Yesterday I participated in my second ever Pitmad.
For those of you who don’t know, Pitmad is a pitch event held on Twitter four times a year. Hopeful authors tweet up to three 280 character (or less) pitches, and industry professionals (agents, editors, and publishers) “like” the ones they find compelling. A “like” is an invitation to query/submit to them.
It’s a cool idea, right? The problem for us writers is over saturation. I read somewhere that there were close to half a million Pitmad pitches tweeted yesterday. HALF A MILLION! If you think about how hard it is to beat Twitter’s algorithms on a normal day, you’ll realize how difficult it is to get seen during a Twitter pitch event. It breaks my heart when writers tweet about how discouraged they are not to have received “likes” from industry professionals. For all they know, no one even saw their pitch!
Pitmad is an awesome opportunity. Some successful authors have found their agent and launched their career through pitch contests like Pitmad, and I want to make sure I don’t miss out on something great by not giving myself a chance. That said, I wouldn’t be able to enjoy Pitmad at all if I focused on agent “likes” during the contest. That’s what I did the first time around, and I was an anxious wreck. I checked my feed obsessively all day and fell deeper into disappointment every time I didn’t get that elusive “heart”.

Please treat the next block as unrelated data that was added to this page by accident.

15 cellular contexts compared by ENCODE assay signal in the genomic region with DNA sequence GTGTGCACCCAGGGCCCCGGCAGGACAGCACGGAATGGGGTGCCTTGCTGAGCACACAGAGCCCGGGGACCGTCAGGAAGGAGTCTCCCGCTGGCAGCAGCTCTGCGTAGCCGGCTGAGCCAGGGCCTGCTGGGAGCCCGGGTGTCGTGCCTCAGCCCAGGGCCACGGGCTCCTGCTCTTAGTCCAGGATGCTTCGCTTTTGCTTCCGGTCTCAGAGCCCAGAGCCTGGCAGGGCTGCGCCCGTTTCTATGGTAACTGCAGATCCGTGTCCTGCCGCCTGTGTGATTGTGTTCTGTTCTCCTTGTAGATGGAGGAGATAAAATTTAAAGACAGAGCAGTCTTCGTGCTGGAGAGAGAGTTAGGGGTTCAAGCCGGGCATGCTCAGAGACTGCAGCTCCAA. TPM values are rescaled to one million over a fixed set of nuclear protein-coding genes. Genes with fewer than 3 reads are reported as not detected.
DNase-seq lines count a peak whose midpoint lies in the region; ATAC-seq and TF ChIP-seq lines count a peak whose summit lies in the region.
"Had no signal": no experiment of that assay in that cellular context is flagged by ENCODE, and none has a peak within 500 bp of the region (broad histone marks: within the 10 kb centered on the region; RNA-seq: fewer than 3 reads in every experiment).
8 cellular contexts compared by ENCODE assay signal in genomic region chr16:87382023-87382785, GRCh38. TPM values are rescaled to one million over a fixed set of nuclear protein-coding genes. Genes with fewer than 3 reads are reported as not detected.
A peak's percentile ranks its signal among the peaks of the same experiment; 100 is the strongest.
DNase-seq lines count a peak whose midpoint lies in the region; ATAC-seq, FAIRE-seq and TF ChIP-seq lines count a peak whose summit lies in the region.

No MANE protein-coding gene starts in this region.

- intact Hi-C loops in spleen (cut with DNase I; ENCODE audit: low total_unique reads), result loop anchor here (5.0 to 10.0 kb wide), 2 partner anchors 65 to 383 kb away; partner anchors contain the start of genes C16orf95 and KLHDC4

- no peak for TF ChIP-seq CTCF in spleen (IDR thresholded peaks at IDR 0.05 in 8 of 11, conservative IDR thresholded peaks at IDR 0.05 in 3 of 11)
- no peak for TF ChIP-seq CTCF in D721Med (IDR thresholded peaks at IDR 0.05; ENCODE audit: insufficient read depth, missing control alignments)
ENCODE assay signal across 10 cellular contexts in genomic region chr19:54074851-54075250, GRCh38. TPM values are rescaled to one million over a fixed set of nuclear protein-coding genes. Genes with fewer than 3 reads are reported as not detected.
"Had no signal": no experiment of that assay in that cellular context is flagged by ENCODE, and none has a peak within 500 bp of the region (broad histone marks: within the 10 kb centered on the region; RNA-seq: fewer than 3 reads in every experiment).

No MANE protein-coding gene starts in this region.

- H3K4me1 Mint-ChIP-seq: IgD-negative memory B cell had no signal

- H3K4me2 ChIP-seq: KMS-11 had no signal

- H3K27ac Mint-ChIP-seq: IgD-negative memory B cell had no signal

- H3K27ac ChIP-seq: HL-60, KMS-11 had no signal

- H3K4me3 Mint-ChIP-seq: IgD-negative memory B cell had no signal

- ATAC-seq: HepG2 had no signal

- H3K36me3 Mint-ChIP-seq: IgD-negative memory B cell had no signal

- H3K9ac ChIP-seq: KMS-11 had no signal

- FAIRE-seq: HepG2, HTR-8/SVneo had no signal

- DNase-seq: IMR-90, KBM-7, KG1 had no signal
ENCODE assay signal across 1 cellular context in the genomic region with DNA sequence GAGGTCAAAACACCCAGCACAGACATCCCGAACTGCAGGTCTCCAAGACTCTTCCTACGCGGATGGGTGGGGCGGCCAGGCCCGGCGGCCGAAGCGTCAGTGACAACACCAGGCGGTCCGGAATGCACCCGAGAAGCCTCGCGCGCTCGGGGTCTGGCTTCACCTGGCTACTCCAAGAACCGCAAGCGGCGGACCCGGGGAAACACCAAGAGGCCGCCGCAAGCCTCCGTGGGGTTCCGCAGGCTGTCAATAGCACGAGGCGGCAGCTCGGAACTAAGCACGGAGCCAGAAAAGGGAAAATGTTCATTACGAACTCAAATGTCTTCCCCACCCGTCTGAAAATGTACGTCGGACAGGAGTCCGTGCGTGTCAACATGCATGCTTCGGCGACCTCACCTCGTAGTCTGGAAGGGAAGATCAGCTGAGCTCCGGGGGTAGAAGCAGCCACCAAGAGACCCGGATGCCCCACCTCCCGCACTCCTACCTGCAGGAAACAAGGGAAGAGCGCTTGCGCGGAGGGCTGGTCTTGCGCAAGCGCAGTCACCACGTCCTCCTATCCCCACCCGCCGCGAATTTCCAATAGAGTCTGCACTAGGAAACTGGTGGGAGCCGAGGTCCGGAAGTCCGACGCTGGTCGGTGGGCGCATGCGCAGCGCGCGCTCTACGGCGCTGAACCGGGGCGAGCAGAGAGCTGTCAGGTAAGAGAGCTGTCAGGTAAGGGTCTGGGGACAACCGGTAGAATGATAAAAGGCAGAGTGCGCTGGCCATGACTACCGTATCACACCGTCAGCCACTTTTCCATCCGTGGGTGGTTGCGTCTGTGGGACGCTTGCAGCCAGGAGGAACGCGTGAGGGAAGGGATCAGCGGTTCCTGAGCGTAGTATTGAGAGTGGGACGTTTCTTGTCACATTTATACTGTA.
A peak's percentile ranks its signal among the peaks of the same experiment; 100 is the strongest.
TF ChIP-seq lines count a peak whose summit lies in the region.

This time, I approached Pitmad differently. Instead of dreaming about what-ifs, I thought of yesterday as a time to network with fellow writers, to test my pitches, and to check out other stories being queried alongside mine. When you look at Pitmad in this way, it becomes something new. I wasn’t stressed or anxious at all. I had fun, I made connections within the Writing Community, others expressed enthusiasm for my story, and best of all, I was able to support amazing writers. Pitmad became something beyond pitching and hoping. I didn’t check for hearts often, and I didn’t expect any. That made finding one even *better* than it would have been.
If you pitched yesterday and didn’t get a like from an industry professional, remember how many pitches there were. Remember how busy agents/editors/publishers are. And take heart. Not receiving a like at Pitmad doesn’t mean your story isn’t worthy. It’s just what happens when so many hopeful writers flood the Twitter feeds. I’d suggest thinking of future Pitmads primarily as an opportunity to get to know fellow querying writers (with the added bonus of maybe being seen by agents!) You’ll take something great away, no matter what.
To those who got “hearts” – congratulations! I hope you connected with your future agent/editor/publisher. To those who didn’t – I’ll see you in the query trenches 😉